In Murder by Numbers, Cassie's single-minded pursuit of the killer and her abandonment of a personal life in favor of doing her job may mark her as a masculinized woman, but they are identified as a result of her past as she was once the near-victim of a killer herself. Her former abusive husband stabbed her seventeen times in an attempt to kill her and this attack haunts her life in every aspect. In her private life, she sabotages any relationship that brings any man too close--"That's Cassie's MO" her ex-boyfriend explains to her new partner Sam. In her professional life, she over-identifies with the victim and, as her boss explains, the detective must identify with the killer in order to catch him, not with the victim. Cassie's close alignment with the murdered woman (indicated by Cassie's referral to her by her first name) leads to her being pulled off the case. Cassie must deal with her own victimization in order to move on with her life, but she avoids it at all costs. When asked by Sam why she became a police detective,
she lies and says it was because someone she knew was killed; and, when later she recounts her traumatic past, she refers to herself in the third person. She also uses a nickname and her maiden name, Cassie Mayweather, to differentiate herself as a detective from the victim she was as Jessica May Hudson. By meeting face to face with the killers in this case, fighting them, and bringing them to justice, Cassie is able to rewrite her past with a new sense of herself as a survivor. However, it turns out that her own experiences did cloud her judgment as she was convinced that Richard (the boy who reminds her of her husband) was the real villain, and killer, rather than the loner Justin with whom she self-identified. She concludes her rehabilitation by facing her former husband as a witness at his parole hearing and, when called as "Jessica May Hudson," Cassie answers.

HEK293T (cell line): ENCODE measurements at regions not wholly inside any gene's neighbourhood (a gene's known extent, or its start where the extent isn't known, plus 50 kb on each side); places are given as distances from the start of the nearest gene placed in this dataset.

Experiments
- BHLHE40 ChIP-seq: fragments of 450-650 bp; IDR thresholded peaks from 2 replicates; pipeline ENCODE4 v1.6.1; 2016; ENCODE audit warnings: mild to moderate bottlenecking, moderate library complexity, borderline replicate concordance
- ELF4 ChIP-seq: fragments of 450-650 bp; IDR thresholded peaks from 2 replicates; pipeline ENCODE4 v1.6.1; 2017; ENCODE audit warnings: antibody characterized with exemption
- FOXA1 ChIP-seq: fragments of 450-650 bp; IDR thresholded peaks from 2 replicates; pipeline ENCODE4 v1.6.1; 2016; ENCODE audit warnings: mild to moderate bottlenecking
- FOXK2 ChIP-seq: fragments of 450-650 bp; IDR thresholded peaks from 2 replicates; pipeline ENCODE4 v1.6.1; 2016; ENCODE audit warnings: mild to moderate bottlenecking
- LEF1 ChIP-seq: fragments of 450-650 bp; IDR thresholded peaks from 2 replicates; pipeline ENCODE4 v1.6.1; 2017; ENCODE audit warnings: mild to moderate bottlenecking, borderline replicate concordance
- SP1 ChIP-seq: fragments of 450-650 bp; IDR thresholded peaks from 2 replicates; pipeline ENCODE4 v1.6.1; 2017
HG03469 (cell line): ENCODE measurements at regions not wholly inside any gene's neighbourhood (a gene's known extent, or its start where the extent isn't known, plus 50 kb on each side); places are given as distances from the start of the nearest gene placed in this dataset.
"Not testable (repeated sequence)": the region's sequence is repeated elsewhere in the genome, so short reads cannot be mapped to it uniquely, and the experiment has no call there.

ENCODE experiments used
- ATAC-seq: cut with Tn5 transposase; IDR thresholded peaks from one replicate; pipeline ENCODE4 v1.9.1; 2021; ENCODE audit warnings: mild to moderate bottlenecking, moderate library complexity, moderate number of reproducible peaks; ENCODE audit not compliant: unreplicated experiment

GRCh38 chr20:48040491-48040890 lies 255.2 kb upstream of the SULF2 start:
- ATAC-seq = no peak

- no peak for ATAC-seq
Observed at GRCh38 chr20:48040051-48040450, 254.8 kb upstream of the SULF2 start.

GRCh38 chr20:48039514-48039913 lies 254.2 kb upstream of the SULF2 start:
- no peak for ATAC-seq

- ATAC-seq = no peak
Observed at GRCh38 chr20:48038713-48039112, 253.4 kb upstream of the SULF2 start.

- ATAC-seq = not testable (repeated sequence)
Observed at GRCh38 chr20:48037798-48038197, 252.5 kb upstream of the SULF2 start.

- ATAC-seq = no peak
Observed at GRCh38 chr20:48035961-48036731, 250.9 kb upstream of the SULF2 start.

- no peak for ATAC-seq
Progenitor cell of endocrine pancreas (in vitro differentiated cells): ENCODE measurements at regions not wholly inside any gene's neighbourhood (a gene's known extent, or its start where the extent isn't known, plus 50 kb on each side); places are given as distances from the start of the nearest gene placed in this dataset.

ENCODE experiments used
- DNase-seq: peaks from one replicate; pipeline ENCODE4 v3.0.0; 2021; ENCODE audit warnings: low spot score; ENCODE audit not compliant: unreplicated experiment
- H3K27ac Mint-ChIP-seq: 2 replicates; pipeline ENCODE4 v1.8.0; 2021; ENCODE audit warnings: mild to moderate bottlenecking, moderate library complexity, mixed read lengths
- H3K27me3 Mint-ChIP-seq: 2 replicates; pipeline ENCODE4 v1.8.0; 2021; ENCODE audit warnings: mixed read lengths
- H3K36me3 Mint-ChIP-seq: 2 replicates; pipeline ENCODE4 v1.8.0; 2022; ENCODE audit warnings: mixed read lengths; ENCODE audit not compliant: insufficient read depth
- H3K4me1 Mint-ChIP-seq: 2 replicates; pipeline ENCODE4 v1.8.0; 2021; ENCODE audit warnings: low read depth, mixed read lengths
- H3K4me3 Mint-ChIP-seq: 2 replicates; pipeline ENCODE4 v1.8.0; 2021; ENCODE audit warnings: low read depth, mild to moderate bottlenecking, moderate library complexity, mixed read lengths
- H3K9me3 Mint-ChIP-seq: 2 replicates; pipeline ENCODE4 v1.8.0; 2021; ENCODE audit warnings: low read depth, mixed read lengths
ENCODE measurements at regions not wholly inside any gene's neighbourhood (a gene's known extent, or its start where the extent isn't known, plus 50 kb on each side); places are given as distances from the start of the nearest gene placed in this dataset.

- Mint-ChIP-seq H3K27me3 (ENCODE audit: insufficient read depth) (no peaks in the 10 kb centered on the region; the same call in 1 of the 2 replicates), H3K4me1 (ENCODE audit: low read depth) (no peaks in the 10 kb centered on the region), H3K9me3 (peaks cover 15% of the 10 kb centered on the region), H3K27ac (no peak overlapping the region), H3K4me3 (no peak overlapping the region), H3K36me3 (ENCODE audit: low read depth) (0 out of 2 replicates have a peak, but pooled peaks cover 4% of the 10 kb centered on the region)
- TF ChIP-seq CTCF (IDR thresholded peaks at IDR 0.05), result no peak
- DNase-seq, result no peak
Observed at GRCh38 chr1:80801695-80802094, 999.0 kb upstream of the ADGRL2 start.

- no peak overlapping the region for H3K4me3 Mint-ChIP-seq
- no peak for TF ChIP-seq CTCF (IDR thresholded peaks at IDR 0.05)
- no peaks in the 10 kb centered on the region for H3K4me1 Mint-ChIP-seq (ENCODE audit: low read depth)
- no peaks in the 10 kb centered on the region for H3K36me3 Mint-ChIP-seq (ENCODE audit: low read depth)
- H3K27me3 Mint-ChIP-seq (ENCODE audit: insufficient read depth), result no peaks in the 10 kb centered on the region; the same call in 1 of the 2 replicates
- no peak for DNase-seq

Whereas Cassie used Sam for sexual gratification at the beginning of the film before literally kicking him out of bed, the film suggests that with her coming to terms with her past as victim, she will now embrace a normal relationship with Sam. This concern with "deviant" sexuality is also made explicit through the "unhealthy" relationship that emerges between Richard and Justin. The real-life killers, Leopold and Loeb, were rich, young men, and also lovers; while Murder by Numbers does not suggest that Richard and Justin engage in a homosexual relationship, it does imply that had Justin's teenage exuberance been channeled in the more usual direction of sexual interest girls, he would have never turned to murder as a hobby. He says suggestively to Lisa, the girl he likes, "If only I had met you first." She comforts him saying that, left to his own devices, he would not have killed--that Richard "seduced him" into it.